This site is supported by the advertisements on it, please disable your AdBlocker so we can continue to provide you with the quality content you expect.
  1. We are after as many aquarium plant images that we can get, doing so will assist us in completing the aquarium plant database.

    https://barrreport.com/threads/aquatic-plant-images-wanted.14374/
    Dismiss Notice

BGA and some pesky GDA

Discussion in 'Algae Control' started by ShadowMac, Sep 8, 2013.

  1. ShadowMac

    ShadowMac Lifetime Members
    Lifetime Member

    Joined:
    Mar 25, 2010
    Messages:
    1,043
    Likes Received:
    13
    Local Time:
    3:31 PM
    Hello all,

    A couple weeks ago I setup my 30c and unfortunately the plants had come from a tank that I was using to hold a number of plants for scaping that had a couple bad CO2 lapses. The tank ran dry and I was out of town for 3 days, some days on and off where it wasn't working properly. Needless to say some algae had set in. I tried my best to clean the plants I used in my new scape, however algae of course got in and has taken full advantage of the cycling phase.

    I am at a time where I can begin to add livestock, however I want to reduce as much of the BGA as possible. I was hoping it would start to go away, but it is creeping over some of the foreground and the hairgrass in the midground. Pruning infected leaves hasn't been helpful and there isn't enough foreground for an aggressive trim. I can cut back the hairgrass big time if necessary.

    I'm considering some control measures and would like some help/advice. First, I'm considering a "full assault": an aggressive trim and replanting of foreground, a blackout combined with EM and UV. Afterwards cutting light back 6 hours until things settle in better. After the "nuking" I plan to add a bunch of yellow neos.

    The tank runs an aquasky and eheim 2213. The filter was cycled so I was hoping to avoid some swings, but the aquasoil was 100% new.

    How does the plan sound? Other considerations? CO2 has been blasting at a rate I previously used in a full grown scape with many more fast growing stems, should be good but didn't measure. No stunting and good growth thus far, just the BGA won't fade away. The GDA is something that just seems to be present with the aquasky. The light is intense and really can't be reduced much other than duration.

    Thanks ahead of time for your comments.
     
  2. Paul G

    Paul G Lifetime Charter Member
    Lifetime Member

    Joined:
    Sep 28, 2011
    Messages:
    114
    Likes Received:
    19
    Local Time:
    3:31 PM
    ShadowMac

    Your proposed assault on the Cyanobacteria should work great. I use a considerable wattage of UV, and I suspect it helps in that it kills whatever waterborne cells happen to go through the zappers, but I've never thought of it as front-line defense. When I do an EM/blackout treatment, I actually turn the UV off, as I am not sure that the UV does not denature EM. I employ UV mainly out of abject fear of protozoan ectoparasites, but of course I never have green or gray water either.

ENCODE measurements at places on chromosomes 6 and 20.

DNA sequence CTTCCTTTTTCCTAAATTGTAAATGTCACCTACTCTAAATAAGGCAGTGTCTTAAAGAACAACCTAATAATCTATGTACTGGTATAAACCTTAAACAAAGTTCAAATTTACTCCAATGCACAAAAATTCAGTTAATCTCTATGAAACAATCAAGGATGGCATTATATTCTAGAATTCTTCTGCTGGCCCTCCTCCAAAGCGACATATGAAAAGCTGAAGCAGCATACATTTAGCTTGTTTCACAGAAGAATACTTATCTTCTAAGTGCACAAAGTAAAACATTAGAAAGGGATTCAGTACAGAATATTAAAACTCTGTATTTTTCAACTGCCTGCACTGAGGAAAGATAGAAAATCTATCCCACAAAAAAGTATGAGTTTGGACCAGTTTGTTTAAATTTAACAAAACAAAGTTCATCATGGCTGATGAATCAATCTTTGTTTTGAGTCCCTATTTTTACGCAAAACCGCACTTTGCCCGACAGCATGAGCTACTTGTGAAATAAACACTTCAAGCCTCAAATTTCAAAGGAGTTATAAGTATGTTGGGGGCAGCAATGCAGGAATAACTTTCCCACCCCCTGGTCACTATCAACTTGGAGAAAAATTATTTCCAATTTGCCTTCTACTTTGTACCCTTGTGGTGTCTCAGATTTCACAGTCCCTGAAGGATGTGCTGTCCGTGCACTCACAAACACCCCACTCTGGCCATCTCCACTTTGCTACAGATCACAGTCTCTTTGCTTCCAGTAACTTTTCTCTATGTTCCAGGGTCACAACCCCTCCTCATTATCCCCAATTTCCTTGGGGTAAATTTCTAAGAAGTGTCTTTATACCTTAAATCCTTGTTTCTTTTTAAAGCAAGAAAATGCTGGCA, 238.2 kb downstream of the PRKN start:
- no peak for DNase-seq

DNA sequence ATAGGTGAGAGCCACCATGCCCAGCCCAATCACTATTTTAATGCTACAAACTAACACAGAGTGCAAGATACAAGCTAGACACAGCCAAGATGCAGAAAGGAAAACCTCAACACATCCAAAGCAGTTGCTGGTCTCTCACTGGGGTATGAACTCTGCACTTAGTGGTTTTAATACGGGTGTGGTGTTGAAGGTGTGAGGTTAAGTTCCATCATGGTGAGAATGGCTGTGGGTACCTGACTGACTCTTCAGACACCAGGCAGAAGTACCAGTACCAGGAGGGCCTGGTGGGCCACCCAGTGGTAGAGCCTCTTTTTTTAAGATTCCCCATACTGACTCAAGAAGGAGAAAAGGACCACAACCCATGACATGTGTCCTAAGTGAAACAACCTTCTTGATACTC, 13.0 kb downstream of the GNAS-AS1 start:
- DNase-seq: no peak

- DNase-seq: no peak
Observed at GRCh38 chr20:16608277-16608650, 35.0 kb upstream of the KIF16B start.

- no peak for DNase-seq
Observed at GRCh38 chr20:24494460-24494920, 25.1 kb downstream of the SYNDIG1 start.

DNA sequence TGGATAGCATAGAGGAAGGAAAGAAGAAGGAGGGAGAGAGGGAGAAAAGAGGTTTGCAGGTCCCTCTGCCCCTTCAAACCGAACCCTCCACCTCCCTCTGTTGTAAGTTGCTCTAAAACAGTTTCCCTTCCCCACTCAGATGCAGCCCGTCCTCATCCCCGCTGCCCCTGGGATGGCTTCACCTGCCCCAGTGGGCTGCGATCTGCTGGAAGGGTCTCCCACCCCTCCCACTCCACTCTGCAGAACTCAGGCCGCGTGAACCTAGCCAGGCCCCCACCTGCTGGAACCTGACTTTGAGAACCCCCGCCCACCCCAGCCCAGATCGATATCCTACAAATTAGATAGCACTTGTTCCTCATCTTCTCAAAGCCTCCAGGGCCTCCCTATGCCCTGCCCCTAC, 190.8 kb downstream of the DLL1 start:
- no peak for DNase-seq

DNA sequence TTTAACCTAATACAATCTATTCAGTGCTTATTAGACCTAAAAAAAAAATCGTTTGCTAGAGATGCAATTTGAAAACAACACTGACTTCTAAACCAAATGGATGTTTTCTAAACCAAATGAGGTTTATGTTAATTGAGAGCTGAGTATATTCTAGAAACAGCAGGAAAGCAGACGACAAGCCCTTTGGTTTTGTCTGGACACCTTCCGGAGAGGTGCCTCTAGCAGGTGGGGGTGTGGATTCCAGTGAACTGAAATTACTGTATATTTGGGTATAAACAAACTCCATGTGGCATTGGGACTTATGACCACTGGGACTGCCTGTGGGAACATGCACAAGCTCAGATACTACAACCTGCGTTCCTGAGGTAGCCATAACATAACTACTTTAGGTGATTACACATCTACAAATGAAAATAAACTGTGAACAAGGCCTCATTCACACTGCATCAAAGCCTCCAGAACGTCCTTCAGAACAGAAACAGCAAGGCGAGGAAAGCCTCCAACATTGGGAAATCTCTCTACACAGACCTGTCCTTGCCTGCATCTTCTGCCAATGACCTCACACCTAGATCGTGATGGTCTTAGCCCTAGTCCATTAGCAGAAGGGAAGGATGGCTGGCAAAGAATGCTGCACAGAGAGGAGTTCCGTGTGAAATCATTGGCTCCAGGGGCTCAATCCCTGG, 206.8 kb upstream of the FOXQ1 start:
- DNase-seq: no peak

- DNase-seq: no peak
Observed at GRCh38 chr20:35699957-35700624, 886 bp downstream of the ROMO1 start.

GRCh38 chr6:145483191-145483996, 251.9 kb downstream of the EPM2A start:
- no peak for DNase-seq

I physically remove BGA mats by fingers and net wherever it is practical. Then I dose EM by label direction (for pathogen treatment) once only and immediately go to full blackout for minimum 48 hours. API EM label direction prescribes a follow-on dose (again for its presumed normal use), but this is not necessary. I also do not discontinue chemical filtration, so my carbon and resins start taking the EM out right away.

    Erythromycin at this dose rate does not interfere with nitrification, and it doesn't seem to be a problem for established heterotrophs, but I'm betting there are some heterotrophic populations in the biofilter community that don't much care for EM. Overuse would not be a good thing, I think.

    At lights on, everything looks so much better! The Cyanobac is completely gone, but some other brown patches and even some gray hair seem also to be affected. There is a distinctly crispy-clean aspect to everything. After a blackout there are numerous new Anubias leaves sprouting everywhere. In two days, the oxygen saturation and the ORP are back up to their normal highs. I find I am doing this once every three months or so; just when I start to see BGA trying to re-establish.

    I also use AlgaeFix (label dose every three days after 12% water change). I believe this routine works well to control, if not eradicate, all forms of algae.

    I do think the key to keeping on top of this stuff is plenty of chemical filtration and scrupulous filter maintenance. I believe high DOCs are a factor in algae occurrence, and especially BGA. I also think I have a problem when the GH gets below 90 ppm, and particularly when the KH goes below 125 ppm. I use a lot of light, and if the CO2 isn't really up there where it needs to be, the algae take advantage.

    Good luck with your battle and post your results.

    Regards, Paul G
     
  3. ShadowMac

    ShadowMac Lifetime Members
    Lifetime Member

    Joined:
    Mar 25, 2010
    Messages:
    1,043
    Likes Received:
    13
    Local Time:
    3:31 PM
    Thanks Paul. I've been trying to keep up on twice a week water changes since setup and added Carbon filtration for the cycling period. I have EM on order and should be here later this week. I think I will do an extensive clean and trim, replant the foreground after giving it a KMnO4 bath and trim/clean. Go into blackout for 48 hours while I'm out of town, then hit it with the EM.